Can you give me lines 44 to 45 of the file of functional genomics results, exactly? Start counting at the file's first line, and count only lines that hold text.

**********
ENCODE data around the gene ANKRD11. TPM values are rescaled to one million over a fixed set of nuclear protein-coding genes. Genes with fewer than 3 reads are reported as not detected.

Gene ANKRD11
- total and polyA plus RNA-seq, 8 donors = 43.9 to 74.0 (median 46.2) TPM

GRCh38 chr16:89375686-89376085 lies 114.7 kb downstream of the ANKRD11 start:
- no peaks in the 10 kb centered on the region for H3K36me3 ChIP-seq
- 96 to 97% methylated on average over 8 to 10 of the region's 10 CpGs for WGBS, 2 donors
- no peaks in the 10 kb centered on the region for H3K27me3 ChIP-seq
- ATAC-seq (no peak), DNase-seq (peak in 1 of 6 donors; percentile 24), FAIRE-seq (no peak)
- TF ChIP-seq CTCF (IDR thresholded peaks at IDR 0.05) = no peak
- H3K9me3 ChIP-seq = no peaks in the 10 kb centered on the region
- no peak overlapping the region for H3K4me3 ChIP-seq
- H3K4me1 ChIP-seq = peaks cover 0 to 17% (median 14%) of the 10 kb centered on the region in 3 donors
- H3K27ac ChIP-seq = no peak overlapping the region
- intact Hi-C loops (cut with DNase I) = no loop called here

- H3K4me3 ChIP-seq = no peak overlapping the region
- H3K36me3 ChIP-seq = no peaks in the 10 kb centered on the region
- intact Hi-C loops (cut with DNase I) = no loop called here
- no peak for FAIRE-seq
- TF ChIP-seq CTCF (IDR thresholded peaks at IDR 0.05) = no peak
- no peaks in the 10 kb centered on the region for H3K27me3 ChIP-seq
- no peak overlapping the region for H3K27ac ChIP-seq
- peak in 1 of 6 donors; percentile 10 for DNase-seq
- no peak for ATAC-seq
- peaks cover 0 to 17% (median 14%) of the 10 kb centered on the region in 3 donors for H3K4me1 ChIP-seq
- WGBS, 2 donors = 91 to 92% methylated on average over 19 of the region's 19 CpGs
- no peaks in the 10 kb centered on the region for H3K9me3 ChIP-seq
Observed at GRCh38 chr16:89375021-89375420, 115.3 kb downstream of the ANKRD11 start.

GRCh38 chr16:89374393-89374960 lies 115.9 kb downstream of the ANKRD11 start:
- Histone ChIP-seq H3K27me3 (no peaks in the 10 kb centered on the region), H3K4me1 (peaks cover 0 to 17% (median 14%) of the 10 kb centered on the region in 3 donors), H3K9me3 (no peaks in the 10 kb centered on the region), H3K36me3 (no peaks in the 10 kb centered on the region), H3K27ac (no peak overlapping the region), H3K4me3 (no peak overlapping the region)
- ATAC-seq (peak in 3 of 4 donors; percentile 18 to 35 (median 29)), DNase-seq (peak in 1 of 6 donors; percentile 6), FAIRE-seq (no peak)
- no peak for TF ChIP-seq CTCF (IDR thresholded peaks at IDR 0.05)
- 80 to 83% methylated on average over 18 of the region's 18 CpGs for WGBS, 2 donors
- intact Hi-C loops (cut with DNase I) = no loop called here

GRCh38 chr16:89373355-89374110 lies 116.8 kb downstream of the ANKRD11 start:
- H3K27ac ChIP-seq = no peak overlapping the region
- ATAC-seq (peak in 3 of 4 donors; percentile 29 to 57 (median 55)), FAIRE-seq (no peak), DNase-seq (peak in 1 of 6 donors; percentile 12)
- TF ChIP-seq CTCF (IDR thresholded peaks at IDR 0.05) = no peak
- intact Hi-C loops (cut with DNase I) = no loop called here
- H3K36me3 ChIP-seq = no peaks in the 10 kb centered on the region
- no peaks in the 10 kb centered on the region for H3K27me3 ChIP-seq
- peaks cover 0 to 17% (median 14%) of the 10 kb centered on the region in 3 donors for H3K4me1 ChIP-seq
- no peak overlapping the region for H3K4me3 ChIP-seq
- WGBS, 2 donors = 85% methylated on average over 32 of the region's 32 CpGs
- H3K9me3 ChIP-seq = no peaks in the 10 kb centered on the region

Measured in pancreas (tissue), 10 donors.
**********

- H3K9me3 ChIP-seq = no peaks in the 10 kb centered on the region

Measured in pancreas (tissue), 10 donors.